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> English Churches
Date: 16 February, 2003
Click on the book cover above to purchase it and raise money
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'It is this pace though that keeps the
book alive, continually moving to the next occurrence or key
person with a lightness of touch unusual in church history.'
Charlotte Haines Lyon
is surprised by Doreen Rosman's book about the evolution of the
Church over the last 500 years
I have to say I wasnt overly excited when
our esteemed editor asked me to review a book on church history.
I mean there must be easier and more exciting tomes for me to wade
through for surefish - The complete works of Shakespeare, Ulysses
etc. Just do it, he ordered and, grudgingly, I did.
(Since when have I ever been able to order you about?!! - Ed)
But I am grateful to him for I would never have otherwise read what
is actually a fascinating book.
The title, which would put off all but in the
most ardent of readers, belies the fact that it is really a biography
of Christianity in England in the last 500 years.
As Rosman takes us through the development of different churches
and theologies alongside the political machinations of the day,
she doesnt hang around.
Blink and you might miss Henry VIIIs involvement in the reformation.
It is this pace though that keeps the book alive, continually moving
to the next occurrence or key person with a lightness of touch unusual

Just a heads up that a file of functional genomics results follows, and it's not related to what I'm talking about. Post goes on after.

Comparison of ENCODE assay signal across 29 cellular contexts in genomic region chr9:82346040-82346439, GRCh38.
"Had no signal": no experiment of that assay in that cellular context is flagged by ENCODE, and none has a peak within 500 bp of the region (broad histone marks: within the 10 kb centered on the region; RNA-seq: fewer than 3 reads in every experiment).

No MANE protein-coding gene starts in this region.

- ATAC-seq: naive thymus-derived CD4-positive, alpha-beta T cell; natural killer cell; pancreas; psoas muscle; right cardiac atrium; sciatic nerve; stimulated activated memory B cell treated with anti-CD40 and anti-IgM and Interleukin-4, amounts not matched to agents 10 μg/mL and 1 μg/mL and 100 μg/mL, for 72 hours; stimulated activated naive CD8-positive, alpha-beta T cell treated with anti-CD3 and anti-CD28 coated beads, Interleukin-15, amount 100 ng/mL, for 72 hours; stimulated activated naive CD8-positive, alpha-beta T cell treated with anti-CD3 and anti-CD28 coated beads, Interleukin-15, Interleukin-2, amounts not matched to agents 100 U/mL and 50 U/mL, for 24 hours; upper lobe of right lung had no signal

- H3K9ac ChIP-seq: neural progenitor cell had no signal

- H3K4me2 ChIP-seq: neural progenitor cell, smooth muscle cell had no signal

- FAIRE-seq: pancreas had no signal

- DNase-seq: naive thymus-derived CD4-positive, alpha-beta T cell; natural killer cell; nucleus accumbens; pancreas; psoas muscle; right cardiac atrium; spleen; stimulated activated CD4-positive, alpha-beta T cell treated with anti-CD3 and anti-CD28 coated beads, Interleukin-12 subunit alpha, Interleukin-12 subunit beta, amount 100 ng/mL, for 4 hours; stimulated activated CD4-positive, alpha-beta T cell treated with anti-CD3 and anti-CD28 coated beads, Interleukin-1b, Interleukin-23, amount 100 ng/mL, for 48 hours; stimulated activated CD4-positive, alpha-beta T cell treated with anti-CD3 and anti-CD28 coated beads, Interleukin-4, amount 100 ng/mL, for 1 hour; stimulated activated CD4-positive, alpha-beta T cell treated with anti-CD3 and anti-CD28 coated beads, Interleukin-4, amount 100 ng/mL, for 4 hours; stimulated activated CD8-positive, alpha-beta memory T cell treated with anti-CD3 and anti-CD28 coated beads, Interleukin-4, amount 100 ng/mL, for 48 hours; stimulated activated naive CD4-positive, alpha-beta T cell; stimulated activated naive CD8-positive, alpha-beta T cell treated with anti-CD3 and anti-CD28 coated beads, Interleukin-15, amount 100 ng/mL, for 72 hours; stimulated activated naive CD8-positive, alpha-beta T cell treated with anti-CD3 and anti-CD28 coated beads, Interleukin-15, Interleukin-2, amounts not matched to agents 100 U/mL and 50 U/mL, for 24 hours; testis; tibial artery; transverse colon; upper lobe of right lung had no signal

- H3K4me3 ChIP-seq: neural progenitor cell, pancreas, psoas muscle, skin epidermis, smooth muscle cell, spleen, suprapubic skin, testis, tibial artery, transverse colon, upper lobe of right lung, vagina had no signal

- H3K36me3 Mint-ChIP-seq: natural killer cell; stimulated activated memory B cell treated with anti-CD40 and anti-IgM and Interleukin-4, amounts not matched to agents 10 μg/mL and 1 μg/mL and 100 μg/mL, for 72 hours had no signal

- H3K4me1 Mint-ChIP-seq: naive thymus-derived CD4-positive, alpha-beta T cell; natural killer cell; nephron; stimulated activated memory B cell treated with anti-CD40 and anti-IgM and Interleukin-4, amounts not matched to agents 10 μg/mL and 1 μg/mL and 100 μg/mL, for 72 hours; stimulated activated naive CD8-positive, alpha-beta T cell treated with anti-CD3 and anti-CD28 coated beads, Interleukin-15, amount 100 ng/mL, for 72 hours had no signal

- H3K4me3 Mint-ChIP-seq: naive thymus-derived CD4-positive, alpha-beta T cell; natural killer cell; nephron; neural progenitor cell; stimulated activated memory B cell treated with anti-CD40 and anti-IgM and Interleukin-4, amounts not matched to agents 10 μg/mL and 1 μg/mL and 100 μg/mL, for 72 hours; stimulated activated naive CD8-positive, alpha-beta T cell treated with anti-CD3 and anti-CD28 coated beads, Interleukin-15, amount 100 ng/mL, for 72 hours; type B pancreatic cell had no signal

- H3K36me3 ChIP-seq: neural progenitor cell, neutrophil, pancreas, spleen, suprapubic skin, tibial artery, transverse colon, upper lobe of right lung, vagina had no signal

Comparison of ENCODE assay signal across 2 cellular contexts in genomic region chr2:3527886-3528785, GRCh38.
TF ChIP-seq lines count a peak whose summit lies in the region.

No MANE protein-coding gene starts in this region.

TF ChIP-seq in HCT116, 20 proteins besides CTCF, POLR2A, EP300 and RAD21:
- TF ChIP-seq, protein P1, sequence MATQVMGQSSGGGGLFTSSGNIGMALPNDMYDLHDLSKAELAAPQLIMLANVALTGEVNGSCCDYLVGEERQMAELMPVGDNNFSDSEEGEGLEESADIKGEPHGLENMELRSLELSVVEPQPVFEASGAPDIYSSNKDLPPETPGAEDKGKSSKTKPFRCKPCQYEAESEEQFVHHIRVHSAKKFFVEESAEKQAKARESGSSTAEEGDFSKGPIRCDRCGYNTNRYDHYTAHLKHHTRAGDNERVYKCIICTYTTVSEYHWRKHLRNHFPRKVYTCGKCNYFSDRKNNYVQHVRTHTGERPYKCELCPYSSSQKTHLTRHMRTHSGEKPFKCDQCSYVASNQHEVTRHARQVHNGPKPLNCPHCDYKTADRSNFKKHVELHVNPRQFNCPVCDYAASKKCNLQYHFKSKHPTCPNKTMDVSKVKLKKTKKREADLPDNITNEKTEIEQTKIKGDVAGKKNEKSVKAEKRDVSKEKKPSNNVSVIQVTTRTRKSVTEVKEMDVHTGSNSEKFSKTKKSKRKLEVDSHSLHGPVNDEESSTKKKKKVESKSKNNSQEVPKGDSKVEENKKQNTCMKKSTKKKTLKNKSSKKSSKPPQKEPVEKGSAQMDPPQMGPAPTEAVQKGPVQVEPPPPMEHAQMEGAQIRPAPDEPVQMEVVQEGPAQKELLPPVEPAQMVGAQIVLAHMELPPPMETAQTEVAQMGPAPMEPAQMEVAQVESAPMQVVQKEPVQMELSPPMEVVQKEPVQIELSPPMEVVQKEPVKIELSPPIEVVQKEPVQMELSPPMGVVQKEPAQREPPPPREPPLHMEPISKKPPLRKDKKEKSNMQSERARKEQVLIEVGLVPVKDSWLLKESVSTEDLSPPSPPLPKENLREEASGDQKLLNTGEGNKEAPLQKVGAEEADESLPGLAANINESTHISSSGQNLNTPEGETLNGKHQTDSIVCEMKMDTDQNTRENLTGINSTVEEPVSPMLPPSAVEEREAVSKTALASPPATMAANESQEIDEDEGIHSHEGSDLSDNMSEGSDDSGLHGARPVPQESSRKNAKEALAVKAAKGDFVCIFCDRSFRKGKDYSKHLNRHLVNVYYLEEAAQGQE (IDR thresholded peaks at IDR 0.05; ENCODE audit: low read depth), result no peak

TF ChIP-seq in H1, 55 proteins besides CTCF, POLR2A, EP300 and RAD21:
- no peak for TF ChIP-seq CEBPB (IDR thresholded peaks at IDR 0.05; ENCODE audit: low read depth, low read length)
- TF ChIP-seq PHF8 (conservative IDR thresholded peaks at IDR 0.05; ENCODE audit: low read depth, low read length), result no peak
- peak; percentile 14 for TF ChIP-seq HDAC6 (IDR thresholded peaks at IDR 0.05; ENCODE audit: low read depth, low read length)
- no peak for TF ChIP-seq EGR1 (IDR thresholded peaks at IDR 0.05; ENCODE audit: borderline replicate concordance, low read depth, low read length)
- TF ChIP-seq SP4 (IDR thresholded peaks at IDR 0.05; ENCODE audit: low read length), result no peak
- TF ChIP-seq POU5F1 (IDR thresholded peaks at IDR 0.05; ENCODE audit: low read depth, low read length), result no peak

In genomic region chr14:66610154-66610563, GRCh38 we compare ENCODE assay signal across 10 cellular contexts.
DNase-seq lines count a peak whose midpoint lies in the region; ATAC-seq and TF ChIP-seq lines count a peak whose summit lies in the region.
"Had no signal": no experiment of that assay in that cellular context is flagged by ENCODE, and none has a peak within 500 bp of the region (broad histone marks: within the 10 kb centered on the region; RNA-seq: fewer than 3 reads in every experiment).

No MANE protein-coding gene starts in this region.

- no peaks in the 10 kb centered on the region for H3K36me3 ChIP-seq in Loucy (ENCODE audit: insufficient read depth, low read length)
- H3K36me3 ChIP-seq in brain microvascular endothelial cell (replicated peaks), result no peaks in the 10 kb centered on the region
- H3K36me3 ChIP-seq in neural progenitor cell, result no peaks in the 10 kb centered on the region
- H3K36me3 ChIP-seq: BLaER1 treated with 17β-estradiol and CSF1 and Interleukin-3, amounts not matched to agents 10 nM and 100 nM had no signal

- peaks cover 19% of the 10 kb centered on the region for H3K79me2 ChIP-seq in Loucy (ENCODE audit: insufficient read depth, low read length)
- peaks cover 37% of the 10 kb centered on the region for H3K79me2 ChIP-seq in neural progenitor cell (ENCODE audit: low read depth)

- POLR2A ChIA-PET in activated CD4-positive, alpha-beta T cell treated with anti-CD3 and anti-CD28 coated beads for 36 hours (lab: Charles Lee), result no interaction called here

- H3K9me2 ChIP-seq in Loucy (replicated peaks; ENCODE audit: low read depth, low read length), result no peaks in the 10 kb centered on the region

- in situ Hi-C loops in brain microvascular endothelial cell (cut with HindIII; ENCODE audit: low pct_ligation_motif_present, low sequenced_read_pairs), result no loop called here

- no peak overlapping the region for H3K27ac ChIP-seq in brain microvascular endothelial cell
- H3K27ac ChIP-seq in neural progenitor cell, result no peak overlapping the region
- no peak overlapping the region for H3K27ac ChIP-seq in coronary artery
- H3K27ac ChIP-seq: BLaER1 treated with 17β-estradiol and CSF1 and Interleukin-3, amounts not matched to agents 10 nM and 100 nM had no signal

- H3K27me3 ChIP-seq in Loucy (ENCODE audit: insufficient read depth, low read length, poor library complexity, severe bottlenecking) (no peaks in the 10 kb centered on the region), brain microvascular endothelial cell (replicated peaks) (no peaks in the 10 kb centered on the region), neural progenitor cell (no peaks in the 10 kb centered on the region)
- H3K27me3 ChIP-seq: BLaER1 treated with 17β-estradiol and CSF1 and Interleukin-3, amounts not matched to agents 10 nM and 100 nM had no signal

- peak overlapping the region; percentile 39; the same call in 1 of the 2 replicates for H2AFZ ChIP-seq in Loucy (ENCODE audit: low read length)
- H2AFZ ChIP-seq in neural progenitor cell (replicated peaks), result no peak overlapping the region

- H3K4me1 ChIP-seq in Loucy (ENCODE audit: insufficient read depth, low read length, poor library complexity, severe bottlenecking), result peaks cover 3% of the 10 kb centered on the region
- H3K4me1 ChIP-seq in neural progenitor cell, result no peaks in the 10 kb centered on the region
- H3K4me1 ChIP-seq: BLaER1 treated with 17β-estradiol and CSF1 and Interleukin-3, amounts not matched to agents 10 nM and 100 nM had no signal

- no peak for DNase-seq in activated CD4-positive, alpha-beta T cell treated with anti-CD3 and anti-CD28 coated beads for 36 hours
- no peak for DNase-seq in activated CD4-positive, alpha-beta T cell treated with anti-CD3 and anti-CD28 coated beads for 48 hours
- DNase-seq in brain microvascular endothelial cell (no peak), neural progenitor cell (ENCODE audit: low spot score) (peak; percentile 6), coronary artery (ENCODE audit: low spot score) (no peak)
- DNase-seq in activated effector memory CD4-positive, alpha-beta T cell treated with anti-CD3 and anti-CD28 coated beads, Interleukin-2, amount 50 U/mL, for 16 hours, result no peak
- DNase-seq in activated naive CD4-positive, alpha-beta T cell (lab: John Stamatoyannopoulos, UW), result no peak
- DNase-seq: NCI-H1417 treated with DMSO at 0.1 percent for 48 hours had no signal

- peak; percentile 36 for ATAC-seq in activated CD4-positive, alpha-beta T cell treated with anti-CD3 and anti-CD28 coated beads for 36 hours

in church history.
What becomes increasingly obvious through the
book, is how culture and politics shape faith and churches, regardless
of how much different groups profess to be going back to original
Christianity whatever that means.
The dominance of death in the 16th century, due to the severity
of diseases, led to the development of purgatory and praying for
However by the First World War, when so many young men died for
their country, the concept of hell came under suspicion and was
very much weakened.
Politics dictated the dogma of even the most zealous puritans; tithing
was seen a Catholic practice, thus abhorrent to many in the 17th
Century but Cromwell allowed it to ensure the coffers were healthy.
As well as a myriad of other such examples of pragmatism, Rosman
provides insight to the fluctuating role of women through the ages
up until our current battles in the Church of England.
But aside from general interest, the book manages to provide it
also offers a more useful service: with Rosmans easy reading
brevity, there are vignettes of many key thinkers and movements
The book therefore provides a great bluffers guide for those of
us who want to know more about our history but not enough time to
study in depth.
Evolution of the English Churches 1500 2000, by Doreen Rosman,
Cambridge University Press, 399 pages.
to buy the book and raise money for Christian Aid projects.